Chapter 9: Theories of Social Development
o View of Children’s Nature
Freud- Behavior is motivated by the need to satisfy basic drives
Erikson- development is driven by a series of developmental crises related to age
and biological maturation
Central Development Issues
Within the framework of discontinuous development, psychoanalytic
theories stress the continuity of individual differences, emphasizing that
children’s early experiences have a major impact on their subsequent
Freud’s Theory of Psychosexual Development
Basic Features of Freud’s Theory
o Referred to as a theory of psychosexual development because he
thought that even very young children have a sexual nature that
motivates their behavior and influences their relationships with
o Psychic energy: Freud’s term for the collection of biologically based
instinctual drives that he believed fuel behavior, thoughts, and
o Erogenous zones: in Freud’s theory, areas of the body that become
erotically sensitive in successive stages of development.
The Developmental Process
o Helpless infant is hungry so it cries in order to be fed.
o Id: the earliest and most primitive personality structure. It is
unconscious and operates with the goal of seeking pleasure.
Ruled by the pleasure principle- the goal of achieving
maximal gratification maximally quickly.
o Oral stage (1 years old): the first stage in Freud’s theory, occurring in
the first year, in which the primary source of satisfaction and
pleasure is oral activity.
Include sucking and eating
o Ego: the second personality structure to develop. It is the rational,
logical, problem-solving component of personality.
Arises out of the need to resolve conflicts between the id’s
unbridled demands for immediate gratification and the
restraints imposed by the external world.
Operated under the reality principle- trying to find ways to
satisfy the id that accord with the demands of the real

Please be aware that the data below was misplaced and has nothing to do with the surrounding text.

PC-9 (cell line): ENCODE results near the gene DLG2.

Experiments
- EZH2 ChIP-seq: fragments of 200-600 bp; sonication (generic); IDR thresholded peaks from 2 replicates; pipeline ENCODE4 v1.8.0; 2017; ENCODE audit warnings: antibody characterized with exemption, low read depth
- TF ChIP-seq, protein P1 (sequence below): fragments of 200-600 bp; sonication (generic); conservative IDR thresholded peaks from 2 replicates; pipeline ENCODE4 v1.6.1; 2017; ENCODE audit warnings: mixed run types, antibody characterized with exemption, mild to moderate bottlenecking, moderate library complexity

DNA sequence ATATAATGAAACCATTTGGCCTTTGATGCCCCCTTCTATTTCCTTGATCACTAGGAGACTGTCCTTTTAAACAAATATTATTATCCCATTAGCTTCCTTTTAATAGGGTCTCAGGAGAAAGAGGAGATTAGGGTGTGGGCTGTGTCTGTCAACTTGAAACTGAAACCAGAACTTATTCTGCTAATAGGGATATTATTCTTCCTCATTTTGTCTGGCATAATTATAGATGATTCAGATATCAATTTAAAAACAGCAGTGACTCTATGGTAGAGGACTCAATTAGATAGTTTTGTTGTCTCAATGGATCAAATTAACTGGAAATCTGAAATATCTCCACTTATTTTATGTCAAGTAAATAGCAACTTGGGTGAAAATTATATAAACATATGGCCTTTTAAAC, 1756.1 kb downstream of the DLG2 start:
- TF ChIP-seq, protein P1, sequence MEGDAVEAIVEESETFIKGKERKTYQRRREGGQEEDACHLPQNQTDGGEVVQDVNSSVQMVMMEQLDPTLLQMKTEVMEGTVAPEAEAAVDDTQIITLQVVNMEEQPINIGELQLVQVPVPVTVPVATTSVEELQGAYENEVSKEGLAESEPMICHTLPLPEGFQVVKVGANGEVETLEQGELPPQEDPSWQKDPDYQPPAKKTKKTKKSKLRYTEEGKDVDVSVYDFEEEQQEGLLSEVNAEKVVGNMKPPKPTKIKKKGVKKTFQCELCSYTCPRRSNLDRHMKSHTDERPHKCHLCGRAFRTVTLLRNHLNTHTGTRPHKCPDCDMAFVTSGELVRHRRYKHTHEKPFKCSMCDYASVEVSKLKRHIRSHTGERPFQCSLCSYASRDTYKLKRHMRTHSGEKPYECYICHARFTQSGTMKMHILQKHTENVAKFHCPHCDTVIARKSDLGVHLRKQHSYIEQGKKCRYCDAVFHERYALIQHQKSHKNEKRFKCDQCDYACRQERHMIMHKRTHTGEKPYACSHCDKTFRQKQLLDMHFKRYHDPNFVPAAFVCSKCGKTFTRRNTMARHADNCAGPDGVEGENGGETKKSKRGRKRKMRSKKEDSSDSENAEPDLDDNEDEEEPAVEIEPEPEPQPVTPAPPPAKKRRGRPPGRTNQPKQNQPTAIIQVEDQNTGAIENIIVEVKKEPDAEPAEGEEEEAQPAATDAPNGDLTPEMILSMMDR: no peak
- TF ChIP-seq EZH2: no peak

world. o Anal stage (1-3 years old): second stage of the theory in which the
primary source of pleasure comes from defecation.
o Phallic stage (3-6 years old): the third stage in which sexual pleasure
is focused on the genitalia
During this time, children identify with their same-sex
parent, giving rise to gender differences in attitudes and
Boys become very interested in their penis, girls develop
o Superego: the third personality structure, consisting of internalized
Enables a child to control his or her own behavior on that
basis of beliefs about right and wrong
Based on the child’s internalization: the process of adopting
as one’s own the attitudes, beliefs, and standards of another
Guides the child to avoid actions that would result in guilt
o Oedipus complex: conflict experienced by boys in the phallic period
because of their sexual desire for their mother and their fear of
retaliation by their father
Son’s desire for mother and hostility towards father are so
threatening that the boy’s ego protects him through
repression, banishing his dangerous feelings to the
unconscious (mental storehouse where anxiety-producing
thoughts and impulses are held hidden from conscious
o Electra complex: conflict experienced by girls in the phallic stage
when they develop unacceptable romantic feelings for their father
and see their mother as a rival.